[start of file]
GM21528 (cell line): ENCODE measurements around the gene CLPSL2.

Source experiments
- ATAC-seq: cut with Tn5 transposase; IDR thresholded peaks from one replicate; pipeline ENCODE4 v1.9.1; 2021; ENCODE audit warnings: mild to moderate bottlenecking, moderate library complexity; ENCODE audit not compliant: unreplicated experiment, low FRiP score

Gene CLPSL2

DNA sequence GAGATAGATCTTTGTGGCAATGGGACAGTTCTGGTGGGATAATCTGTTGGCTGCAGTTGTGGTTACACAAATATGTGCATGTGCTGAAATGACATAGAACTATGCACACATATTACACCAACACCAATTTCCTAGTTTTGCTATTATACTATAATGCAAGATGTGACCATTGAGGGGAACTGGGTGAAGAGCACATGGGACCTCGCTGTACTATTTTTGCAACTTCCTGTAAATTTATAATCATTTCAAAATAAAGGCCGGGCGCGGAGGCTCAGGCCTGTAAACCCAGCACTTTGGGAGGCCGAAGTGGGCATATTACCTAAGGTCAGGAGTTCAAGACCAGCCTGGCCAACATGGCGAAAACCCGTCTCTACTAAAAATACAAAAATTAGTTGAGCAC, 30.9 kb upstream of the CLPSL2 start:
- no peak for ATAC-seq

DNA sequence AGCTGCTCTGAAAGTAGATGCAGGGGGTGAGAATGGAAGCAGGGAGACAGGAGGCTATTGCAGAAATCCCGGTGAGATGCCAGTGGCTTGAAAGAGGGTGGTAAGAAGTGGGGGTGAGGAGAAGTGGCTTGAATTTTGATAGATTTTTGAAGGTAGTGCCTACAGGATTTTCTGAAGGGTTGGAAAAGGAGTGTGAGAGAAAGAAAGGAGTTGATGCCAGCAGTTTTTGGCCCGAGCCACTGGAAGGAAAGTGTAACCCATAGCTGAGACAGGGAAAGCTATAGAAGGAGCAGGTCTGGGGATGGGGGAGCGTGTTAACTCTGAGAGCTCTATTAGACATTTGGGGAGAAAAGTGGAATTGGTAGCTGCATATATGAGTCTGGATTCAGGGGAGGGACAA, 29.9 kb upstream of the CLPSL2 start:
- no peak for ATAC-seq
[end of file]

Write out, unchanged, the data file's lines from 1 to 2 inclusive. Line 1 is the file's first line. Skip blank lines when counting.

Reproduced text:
GM21528 (cell line): ENCODE measurements around the gene CLPSL2.

Source experiments